Under cover of night, the official Wing Bowl wings travel over the Walt Whitman Bridge in a modest motorcade led by Jim Fris in his black SUV, the bright yellow P.J. Whelihan’s box truck containing the wings, and a tired scribe following in tow.
By 3:15 a.m. the wings are safely secured in the Wells Fargo Center's lower press room, and the wings’ handlers settle in for nearly two hours of down time.
“With 27 entourages and floats, the line for the loading docks will be down the street,” said Fris, P.J.'s chief operating officer. “We need to get in before them.”
Seven P.J.’s employees sit down in an empty press room to play cards while floats adorned with bras and beads wait outside. In the dressing room across the hall, strippers will soon be changing. On the chilly event floor, operations workers hurry to complete a stage setup converstion--or reconstruction--after the last night’s Lady Antebellum concert. The parking lot won't open to tailgaters until 4, but many attendees have undoubtedly already started their descent into drunkenness.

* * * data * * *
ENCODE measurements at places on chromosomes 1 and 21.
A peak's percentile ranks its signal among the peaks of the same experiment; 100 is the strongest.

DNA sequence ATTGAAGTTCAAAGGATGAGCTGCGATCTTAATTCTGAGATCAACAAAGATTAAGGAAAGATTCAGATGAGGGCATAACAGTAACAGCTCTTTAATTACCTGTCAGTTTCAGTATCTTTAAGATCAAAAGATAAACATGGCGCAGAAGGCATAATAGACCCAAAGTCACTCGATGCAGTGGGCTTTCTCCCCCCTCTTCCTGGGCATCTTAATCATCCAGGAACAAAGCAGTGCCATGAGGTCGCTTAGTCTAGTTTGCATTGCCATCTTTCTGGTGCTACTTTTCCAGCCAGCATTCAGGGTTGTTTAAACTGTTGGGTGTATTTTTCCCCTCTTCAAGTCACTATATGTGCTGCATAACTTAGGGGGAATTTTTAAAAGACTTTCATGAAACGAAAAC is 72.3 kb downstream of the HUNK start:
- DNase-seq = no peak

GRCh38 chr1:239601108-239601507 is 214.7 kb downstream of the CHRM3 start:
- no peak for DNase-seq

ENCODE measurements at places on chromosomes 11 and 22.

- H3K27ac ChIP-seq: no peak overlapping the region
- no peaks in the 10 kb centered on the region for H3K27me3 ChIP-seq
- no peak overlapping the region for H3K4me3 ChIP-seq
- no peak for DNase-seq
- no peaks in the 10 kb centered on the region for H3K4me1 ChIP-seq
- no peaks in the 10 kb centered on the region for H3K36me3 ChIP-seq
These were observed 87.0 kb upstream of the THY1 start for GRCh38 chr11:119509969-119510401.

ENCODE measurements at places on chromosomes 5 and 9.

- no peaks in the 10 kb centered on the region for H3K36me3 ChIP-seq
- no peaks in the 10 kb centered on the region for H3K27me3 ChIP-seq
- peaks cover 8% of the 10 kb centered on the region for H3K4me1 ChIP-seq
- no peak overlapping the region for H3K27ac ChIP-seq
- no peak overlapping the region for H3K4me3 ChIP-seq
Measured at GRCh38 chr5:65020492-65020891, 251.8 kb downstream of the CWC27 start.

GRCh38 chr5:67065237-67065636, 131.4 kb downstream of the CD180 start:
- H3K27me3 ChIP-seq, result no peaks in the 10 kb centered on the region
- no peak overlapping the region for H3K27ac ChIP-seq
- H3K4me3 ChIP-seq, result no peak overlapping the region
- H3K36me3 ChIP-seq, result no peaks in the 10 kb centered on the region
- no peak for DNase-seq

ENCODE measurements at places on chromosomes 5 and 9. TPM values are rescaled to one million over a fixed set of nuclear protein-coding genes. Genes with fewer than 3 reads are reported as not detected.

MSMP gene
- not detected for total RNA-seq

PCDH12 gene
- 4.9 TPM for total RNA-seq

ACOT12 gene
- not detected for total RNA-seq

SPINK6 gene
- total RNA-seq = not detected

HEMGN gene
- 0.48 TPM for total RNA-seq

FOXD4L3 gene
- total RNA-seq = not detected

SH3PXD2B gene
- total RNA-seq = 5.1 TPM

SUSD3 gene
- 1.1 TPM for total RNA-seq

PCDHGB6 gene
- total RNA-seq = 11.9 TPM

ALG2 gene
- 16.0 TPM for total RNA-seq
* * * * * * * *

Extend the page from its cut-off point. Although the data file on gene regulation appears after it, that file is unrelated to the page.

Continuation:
“In the hours from 7 to 10 a.m. on the morning of the Wing Bowl, this place will sell more beer than any concert or sporting event all year,” said P.J.’s Steve Annable. “It’s like Mardi Gras in here.”
Sponsorship abounds throughout the concourse and seemingly every seat in the lower bowl is draped by a strip club t-shirt. Even the suppliers of the feast have a sponsored participant: "U.S. Male," Haddonfield’s beloved mailman.
But when it comes time for the competition, you won’t catch the P.J.'s crew rooting him on. They’re focused on distributing the food.
"When it comes time for the contest itself, our heads are down,” said Annable. “We have no time for anybody."